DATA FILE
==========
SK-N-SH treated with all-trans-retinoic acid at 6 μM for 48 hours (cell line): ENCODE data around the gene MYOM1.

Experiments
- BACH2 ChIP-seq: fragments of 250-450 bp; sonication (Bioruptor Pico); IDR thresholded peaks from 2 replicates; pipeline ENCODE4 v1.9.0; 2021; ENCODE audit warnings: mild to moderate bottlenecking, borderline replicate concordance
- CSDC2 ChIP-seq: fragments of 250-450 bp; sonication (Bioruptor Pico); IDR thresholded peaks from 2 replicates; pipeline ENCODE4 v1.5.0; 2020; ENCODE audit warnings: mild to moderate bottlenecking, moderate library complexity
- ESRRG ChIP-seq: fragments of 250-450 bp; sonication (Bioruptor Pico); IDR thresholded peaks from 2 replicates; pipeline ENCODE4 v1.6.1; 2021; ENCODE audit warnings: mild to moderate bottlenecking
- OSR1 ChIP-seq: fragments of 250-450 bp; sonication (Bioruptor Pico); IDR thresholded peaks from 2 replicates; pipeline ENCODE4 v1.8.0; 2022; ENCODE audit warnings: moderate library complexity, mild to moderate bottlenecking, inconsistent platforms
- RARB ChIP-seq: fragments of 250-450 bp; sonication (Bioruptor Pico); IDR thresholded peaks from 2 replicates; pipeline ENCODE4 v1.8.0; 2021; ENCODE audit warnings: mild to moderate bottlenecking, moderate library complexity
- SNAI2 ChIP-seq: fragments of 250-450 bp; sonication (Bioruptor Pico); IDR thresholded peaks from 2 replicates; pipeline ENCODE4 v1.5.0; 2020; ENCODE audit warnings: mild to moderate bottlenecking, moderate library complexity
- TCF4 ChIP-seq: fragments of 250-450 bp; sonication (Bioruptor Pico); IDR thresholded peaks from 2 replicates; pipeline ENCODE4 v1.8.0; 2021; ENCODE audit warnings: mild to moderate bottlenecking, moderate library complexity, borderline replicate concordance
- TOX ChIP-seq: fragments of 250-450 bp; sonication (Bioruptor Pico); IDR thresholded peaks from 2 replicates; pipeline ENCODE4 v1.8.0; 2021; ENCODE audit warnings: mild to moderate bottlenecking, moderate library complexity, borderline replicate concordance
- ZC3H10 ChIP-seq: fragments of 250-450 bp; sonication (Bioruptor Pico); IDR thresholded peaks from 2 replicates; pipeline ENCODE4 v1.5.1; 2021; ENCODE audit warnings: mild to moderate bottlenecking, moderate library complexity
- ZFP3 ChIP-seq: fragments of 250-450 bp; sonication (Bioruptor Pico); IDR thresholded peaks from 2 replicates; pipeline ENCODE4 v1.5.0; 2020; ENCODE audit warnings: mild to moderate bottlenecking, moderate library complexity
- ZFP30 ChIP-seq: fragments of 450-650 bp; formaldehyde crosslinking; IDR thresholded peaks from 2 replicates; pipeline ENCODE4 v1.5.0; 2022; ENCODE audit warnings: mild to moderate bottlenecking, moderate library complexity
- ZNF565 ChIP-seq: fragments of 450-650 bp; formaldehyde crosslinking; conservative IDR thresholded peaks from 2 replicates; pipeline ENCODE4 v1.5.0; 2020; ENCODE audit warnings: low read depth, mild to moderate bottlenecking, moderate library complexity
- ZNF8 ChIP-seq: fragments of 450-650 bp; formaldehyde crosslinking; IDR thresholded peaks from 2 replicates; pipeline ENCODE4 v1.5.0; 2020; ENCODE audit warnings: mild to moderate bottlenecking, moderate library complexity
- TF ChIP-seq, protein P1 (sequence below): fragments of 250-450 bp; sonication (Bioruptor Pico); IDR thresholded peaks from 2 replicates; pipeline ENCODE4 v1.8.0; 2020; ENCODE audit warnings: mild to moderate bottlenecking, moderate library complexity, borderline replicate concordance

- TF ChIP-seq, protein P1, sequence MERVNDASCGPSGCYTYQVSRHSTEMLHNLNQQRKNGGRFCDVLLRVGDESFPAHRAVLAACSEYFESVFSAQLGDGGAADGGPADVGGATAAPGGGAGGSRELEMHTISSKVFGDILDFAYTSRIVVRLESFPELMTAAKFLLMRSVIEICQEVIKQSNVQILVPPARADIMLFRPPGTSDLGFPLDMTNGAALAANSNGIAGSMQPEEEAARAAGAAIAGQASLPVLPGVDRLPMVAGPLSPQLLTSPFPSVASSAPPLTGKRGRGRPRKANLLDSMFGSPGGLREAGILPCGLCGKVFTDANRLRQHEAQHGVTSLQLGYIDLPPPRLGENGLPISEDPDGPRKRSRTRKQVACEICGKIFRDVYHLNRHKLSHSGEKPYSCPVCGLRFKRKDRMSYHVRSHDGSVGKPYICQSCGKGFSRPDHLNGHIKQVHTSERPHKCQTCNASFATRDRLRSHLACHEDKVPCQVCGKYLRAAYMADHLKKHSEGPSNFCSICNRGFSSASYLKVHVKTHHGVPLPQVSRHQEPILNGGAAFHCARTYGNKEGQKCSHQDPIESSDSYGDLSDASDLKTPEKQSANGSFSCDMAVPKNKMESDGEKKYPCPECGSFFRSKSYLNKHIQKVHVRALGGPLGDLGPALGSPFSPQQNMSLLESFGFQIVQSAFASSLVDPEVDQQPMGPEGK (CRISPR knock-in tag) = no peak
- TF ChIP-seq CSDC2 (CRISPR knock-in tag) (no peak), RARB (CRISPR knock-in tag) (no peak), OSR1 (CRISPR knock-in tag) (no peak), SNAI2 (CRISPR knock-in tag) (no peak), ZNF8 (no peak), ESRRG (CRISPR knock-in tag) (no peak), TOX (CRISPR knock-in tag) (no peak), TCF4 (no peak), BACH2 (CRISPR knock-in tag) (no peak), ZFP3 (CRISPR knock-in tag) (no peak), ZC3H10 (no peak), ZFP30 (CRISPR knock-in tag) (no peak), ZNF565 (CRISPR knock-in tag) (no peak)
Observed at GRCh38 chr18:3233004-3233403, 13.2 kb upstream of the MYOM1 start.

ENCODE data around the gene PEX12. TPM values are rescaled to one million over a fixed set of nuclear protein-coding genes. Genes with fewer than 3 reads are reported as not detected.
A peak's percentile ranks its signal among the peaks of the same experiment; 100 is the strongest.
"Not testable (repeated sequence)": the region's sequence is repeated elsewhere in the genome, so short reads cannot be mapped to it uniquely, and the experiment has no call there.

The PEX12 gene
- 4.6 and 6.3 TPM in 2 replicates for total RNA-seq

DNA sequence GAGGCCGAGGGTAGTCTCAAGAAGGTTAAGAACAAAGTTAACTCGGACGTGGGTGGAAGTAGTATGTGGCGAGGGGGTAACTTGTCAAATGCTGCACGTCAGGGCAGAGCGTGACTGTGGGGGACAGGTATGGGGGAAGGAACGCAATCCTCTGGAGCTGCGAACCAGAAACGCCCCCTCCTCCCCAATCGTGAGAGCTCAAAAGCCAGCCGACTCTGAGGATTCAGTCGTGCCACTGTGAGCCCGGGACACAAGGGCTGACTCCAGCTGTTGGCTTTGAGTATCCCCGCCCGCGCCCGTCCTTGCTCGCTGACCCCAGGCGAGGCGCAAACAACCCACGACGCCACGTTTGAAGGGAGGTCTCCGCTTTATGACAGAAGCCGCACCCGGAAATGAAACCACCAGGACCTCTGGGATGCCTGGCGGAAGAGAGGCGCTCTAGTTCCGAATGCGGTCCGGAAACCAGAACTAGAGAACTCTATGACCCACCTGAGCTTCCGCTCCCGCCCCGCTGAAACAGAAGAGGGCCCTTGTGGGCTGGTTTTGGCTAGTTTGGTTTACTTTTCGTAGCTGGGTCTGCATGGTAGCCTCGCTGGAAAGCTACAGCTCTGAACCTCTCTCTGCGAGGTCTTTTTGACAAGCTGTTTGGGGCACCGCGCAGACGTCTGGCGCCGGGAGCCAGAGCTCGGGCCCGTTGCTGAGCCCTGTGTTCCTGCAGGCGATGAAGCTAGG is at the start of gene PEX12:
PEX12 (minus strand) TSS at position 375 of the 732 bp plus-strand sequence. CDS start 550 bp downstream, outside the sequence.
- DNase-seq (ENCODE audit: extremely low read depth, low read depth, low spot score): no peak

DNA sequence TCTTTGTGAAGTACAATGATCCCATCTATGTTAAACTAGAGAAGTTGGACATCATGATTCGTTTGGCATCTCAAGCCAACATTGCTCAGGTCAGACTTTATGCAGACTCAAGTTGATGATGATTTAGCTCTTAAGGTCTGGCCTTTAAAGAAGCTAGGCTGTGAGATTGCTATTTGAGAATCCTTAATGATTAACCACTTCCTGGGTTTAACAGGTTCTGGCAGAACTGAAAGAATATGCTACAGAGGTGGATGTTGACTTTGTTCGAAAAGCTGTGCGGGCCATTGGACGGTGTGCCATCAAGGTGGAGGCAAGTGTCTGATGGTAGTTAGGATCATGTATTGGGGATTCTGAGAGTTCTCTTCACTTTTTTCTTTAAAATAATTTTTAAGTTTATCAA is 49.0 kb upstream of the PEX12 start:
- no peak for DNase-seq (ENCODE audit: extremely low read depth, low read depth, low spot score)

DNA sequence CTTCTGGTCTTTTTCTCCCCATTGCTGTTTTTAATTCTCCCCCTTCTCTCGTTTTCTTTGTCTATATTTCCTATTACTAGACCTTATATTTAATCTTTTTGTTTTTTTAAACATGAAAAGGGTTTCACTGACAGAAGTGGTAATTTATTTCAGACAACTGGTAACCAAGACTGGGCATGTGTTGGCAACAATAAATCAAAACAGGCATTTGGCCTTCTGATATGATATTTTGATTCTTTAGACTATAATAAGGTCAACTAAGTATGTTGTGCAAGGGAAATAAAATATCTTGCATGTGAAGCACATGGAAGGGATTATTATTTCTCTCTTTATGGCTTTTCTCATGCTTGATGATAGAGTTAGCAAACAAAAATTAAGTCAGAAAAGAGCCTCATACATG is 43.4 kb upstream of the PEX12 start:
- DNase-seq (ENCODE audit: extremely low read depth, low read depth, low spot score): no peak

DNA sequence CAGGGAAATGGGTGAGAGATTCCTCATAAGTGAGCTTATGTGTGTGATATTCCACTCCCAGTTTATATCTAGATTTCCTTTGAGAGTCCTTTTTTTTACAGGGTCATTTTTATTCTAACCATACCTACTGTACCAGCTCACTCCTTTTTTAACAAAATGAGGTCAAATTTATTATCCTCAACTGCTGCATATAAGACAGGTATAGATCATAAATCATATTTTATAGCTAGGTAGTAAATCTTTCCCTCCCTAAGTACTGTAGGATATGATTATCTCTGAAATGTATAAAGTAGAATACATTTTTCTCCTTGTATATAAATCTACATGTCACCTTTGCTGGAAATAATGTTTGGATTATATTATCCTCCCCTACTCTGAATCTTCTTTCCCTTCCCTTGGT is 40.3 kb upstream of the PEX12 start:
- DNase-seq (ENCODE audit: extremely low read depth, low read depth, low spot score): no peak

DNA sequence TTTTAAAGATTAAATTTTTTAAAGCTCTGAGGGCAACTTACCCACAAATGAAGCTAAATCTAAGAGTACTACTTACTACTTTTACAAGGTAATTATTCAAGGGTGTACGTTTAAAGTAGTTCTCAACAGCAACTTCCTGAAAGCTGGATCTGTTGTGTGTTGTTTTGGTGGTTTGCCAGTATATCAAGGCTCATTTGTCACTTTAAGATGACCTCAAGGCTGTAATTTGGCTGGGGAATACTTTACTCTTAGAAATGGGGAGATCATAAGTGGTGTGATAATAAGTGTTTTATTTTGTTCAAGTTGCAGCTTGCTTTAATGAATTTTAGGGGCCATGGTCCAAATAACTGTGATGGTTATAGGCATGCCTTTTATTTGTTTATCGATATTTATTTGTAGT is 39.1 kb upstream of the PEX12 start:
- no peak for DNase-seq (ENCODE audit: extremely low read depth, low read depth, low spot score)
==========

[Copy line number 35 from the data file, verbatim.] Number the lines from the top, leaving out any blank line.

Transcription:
- no peak for DNase-seq (ENCODE audit: extremely low read depth, low read depth, low spot score)